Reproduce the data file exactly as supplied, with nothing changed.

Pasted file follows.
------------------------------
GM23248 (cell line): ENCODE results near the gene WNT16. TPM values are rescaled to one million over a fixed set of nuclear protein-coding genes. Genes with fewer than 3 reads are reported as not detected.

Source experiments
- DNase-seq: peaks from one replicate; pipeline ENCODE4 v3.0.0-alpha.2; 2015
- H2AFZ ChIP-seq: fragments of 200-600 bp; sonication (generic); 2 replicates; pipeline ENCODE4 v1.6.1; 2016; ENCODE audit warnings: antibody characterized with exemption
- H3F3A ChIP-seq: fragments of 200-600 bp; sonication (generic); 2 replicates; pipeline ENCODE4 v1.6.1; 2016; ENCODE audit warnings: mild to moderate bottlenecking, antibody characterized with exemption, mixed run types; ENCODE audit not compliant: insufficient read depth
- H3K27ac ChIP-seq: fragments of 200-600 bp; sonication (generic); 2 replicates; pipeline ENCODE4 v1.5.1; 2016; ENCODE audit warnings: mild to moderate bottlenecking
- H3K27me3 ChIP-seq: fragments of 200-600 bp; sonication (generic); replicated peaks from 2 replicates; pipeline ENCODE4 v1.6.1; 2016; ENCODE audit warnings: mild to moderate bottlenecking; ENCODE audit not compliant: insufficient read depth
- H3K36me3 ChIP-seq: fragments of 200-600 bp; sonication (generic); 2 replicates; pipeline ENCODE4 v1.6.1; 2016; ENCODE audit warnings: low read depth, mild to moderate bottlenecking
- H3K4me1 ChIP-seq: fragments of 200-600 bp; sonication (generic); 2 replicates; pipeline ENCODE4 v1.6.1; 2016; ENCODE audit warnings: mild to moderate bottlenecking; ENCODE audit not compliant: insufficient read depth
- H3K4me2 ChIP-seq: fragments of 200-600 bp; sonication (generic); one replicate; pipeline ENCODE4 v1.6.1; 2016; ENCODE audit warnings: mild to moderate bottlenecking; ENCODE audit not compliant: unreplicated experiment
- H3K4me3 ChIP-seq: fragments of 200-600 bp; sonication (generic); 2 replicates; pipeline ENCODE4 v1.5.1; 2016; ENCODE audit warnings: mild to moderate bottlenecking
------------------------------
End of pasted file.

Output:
GM23248 (cell line): ENCODE results near the gene WNT16. TPM values are rescaled to one million over a fixed set of nuclear protein-coding genes. Genes with fewer than 3 reads are reported as not detected.

Source experiments
- DNase-seq: peaks from one replicate; pipeline ENCODE4 v3.0.0-alpha.2; 2015
- H2AFZ ChIP-seq: fragments of 200-600 bp; sonication (generic); 2 replicates; pipeline ENCODE4 v1.6.1; 2016; ENCODE audit warnings: antibody characterized with exemption
- H3F3A ChIP-seq: fragments of 200-600 bp; sonication (generic); 2 replicates; pipeline ENCODE4 v1.6.1; 2016; ENCODE audit warnings: mild to moderate bottlenecking, antibody characterized with exemption, mixed run types; ENCODE audit not compliant: insufficient read depth
- H3K27ac ChIP-seq: fragments of 200-600 bp; sonication (generic); 2 replicates; pipeline ENCODE4 v1.5.1; 2016; ENCODE audit warnings: mild to moderate bottlenecking
- H3K27me3 ChIP-seq: fragments of 200-600 bp; sonication (generic); replicated peaks from 2 replicates; pipeline ENCODE4 v1.6.1; 2016; ENCODE audit warnings: mild to moderate bottlenecking; ENCODE audit not compliant: insufficient read depth
- H3K36me3 ChIP-seq: fragments of 200-600 bp; sonication (generic); 2 replicates; pipeline ENCODE4 v1.6.1; 2016; ENCODE audit warnings: low read depth, mild to moderate bottlenecking
- H3K4me1 ChIP-seq: fragments of 200-600 bp; sonication (generic); 2 replicates; pipeline ENCODE4 v1.6.1; 2016; ENCODE audit warnings: mild to moderate bottlenecking; ENCODE audit not compliant: insufficient read depth
- H3K4me2 ChIP-seq: fragments of 200-600 bp; sonication (generic); one replicate; pipeline ENCODE4 v1.6.1; 2016; ENCODE audit warnings: mild to moderate bottlenecking; ENCODE audit not compliant: unreplicated experiment
- H3K4me3 ChIP-seq: fragments of 200-600 bp; sonication (generic); 2 replicates; pipeline ENCODE4 v1.5.1; 2016; ENCODE audit warnings: mild to moderate bottlenecking